Abraham is one of the most important figures in the New Testament. Matthew traces Jesus’ genealogy back to him (Matt 1:17). Faithful Jews are called “sons” or “daughters” of Abraham (Luke 13:16, Luke 19:9) and are given the promise that he will be there to meet them when they depart this life (Luke 16:22). A summary of his accomplishments occurs in Acts 7 and Heb 11, and two incidents stand out. First, he was willing to leave his own country and trust God to lead him to a new one. Second, be believed God could make him the father of many nations, even though his wife Sarah could not have children. Indeed, James thinks his faith was so great that he would have offered his son Isaac as a sacrifice if that was what God wanted (Jas 2:21). Fortunately, it wasn’t (see Gen 22).
Abraham’s faith was also important to Paul, but he uses it to make a different point. Some Jewish Christians insisted that Gentile Christians needed to be circumcised to belong to the people of God (Acts 15:1). After all, Gen 17:12-13 calls circumcision an “everlasting” sign of the covenant, and says that it applies to any foreigners living in their midst. How can these Gentile Christians claim to have faith in God if they are unwilling to do what God requires?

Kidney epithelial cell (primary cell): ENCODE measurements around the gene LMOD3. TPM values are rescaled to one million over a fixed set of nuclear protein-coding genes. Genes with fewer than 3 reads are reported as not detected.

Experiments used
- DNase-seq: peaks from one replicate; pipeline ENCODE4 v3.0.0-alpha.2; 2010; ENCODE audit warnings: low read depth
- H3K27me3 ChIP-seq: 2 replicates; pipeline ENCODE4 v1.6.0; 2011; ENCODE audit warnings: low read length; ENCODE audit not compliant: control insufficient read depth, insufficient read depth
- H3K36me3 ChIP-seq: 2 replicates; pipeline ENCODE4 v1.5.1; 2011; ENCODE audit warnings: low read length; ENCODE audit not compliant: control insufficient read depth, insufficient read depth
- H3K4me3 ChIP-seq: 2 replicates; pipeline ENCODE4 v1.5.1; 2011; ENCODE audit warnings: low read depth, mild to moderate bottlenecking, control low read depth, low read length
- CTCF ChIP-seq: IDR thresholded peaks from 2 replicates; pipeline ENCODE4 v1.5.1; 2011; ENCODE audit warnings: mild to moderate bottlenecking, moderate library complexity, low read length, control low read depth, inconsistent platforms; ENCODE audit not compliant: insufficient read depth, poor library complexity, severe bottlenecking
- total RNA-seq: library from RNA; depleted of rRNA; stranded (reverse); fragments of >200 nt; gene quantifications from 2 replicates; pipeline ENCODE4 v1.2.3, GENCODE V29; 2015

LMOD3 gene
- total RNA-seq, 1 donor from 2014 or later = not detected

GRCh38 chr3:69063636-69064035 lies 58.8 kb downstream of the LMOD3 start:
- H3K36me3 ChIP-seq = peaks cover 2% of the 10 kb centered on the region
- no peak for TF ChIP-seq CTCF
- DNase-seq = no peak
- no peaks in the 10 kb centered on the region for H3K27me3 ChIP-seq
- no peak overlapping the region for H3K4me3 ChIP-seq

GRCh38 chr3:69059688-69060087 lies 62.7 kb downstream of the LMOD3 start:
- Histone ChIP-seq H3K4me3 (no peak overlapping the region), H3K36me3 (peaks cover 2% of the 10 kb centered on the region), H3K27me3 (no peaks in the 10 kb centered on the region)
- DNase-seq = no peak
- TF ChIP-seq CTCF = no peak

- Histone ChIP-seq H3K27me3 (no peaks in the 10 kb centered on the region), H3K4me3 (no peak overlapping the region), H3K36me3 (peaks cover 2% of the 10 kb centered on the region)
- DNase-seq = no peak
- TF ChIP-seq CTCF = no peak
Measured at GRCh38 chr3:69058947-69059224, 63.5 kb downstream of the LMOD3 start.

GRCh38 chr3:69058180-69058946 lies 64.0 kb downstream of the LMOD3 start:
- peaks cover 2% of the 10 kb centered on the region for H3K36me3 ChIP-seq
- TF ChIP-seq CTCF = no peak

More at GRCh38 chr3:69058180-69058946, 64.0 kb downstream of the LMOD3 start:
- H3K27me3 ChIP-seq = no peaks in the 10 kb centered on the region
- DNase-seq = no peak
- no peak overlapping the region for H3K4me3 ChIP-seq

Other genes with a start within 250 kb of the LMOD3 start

Paul sees it differently. He thinks the demand for circumcision contradicts the gospel, where there is “no longer Jew or Greek ... slave or free ... male and female” (Gal 3:28). But he does not wish a separation between the children of Abraham and his Gentile converts, who can rightly be called children of Abraham because they share the faith of Abraham (Gal 3:6-9). Indeed, Paul can argue that Christian faith is similar to Abraham’s faith because both involve believing that God “calls into existence the things that do not exist” (Rom 4:17). Hebrews contains a similar argument, where Abraham’s willingness to sacrifice Isaac is similar to faith in resurrection, for he “considered the fact that God is able even to raise someone from the dead—and figuratively speaking, he did receive him back” (Heb 11:19).
If Paul is correct that Gentiles can be included in the people of God without needing to be circumcised, then God appears to contradict God’s own prior commands. Can such a God be trusted? This is the topic of Rom 9-11, where Paul notes that Ishmael was also a son of Abraham but was excluded from Israel. He deduces from this that it is not biological descent that defines God’s people but responding to God in faith, precisely what his Gentile converts have done. In his letter to the Galatians, he is particularly daring. He uses the two sons as an allegory of two types of people: those who are free and those who are slaves. Since he thinks the demand for circumcision is a form of enslavement, he suggests that his opponents show themselves to be children of the slave woman rather than children of the promise (Gal 4:22-31).
Steve Moyise is professor of New Testament at the University of Chichester, United Kingdom, and author of many books on the use of Scripture in the New Testament.